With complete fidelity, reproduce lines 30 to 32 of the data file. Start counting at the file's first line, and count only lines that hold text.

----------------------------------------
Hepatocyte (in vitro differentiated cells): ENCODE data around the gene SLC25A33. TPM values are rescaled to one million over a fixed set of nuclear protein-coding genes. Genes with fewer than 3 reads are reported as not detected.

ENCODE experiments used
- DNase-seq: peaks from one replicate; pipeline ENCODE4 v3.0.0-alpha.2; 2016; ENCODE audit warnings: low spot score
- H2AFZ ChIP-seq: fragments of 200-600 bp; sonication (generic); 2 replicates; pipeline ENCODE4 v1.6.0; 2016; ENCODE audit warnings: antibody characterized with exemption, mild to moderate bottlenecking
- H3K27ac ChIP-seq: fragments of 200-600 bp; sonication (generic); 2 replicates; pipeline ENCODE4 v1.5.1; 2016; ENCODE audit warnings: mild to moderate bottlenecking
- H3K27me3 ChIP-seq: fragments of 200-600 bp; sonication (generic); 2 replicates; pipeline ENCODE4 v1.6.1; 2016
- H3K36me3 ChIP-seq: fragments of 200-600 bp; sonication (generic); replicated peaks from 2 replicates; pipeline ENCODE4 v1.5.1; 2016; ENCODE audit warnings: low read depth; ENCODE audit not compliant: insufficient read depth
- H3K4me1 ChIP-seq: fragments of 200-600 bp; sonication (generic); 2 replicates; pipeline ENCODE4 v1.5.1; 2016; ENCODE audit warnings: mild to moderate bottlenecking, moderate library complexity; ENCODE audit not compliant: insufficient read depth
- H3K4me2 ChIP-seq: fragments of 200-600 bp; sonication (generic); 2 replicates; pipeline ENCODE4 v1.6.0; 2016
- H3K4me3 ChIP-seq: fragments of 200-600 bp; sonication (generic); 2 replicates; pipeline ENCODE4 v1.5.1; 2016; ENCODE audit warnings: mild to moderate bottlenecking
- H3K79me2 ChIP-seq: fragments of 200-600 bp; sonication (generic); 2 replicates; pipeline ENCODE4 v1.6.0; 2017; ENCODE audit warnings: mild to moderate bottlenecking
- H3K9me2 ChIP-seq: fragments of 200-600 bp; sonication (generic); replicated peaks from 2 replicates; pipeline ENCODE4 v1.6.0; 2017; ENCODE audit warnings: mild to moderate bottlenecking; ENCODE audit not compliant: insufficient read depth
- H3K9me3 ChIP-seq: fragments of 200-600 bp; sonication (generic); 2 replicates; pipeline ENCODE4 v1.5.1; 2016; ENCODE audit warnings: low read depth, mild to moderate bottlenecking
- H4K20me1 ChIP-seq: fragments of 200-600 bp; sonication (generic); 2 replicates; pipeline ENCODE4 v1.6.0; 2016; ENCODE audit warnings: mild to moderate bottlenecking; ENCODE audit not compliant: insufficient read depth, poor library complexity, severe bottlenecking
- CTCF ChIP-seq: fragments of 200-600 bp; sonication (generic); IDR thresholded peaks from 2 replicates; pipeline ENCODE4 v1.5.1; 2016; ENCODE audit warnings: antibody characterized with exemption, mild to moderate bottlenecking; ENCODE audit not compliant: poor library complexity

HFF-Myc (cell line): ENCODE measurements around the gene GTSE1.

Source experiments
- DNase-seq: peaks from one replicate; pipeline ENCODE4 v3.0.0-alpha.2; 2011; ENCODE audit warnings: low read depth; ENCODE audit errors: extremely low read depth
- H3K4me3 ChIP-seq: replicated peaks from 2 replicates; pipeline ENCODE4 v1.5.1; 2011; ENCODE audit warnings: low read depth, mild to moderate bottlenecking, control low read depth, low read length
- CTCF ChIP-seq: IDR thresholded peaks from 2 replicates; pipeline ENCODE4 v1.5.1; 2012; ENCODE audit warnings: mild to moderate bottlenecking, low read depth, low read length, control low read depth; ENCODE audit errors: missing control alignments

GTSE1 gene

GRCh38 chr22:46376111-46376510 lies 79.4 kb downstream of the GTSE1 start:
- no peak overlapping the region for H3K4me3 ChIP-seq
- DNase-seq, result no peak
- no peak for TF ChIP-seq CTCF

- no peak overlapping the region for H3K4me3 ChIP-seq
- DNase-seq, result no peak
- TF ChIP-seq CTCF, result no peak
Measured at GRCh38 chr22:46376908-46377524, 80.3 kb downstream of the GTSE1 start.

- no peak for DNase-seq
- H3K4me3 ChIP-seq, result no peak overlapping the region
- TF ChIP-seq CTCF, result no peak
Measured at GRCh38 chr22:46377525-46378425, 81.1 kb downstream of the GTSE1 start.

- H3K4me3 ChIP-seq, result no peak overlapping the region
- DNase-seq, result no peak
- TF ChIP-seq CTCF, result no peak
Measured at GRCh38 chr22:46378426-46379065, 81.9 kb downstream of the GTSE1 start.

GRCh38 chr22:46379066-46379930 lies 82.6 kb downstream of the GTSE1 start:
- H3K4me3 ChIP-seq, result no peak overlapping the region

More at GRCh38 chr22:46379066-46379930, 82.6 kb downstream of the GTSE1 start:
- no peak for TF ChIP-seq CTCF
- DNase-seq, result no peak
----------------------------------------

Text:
- no peak for DNase-seq
- H3K4me3 ChIP-seq, result no peak overlapping the region
- TF ChIP-seq CTCF, result no peak